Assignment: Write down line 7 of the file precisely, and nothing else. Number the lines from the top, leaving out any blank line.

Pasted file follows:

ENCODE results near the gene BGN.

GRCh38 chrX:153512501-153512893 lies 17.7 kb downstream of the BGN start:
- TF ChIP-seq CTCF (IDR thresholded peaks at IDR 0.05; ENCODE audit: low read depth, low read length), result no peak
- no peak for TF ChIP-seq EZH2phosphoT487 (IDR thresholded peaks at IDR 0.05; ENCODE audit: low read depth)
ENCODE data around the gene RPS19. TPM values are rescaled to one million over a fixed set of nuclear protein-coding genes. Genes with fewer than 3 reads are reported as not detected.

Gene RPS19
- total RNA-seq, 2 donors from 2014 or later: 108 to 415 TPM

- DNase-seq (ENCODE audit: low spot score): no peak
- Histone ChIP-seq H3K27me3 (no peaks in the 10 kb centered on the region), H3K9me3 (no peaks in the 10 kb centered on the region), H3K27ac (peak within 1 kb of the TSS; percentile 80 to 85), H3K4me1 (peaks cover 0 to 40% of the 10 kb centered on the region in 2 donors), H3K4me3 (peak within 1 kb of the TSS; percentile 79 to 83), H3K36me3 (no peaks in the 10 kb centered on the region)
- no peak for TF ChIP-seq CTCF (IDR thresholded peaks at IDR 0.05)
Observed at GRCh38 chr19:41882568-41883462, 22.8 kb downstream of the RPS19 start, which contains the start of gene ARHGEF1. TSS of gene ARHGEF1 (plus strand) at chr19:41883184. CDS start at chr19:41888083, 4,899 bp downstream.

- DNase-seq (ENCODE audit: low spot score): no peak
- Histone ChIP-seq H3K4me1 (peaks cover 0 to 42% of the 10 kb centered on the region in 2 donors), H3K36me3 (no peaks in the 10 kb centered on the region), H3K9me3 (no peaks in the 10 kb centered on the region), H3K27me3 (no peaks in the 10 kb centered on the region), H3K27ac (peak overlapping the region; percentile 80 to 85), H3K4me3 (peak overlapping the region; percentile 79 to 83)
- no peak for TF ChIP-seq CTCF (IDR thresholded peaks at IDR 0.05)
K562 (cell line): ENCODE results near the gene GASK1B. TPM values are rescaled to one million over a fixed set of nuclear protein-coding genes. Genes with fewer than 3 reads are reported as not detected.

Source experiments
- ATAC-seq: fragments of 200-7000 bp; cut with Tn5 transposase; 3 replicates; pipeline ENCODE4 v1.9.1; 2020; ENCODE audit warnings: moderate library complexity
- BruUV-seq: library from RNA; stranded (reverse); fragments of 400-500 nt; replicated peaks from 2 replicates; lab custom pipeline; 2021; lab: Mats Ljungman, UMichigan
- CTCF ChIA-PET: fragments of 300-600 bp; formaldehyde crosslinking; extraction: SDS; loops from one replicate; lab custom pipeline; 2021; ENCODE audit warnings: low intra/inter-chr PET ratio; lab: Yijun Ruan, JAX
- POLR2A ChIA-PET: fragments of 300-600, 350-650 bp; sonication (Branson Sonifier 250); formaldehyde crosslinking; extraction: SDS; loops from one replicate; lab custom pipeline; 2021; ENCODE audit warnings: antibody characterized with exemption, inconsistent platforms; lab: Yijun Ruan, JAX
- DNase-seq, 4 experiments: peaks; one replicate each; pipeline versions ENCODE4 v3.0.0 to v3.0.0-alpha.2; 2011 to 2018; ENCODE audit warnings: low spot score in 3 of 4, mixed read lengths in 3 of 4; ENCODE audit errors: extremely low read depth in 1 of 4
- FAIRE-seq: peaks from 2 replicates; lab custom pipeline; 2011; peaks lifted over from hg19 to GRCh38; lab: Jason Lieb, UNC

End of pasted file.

- total RNA-seq, 2 donors from 2014 or later: 108 to 415 TPM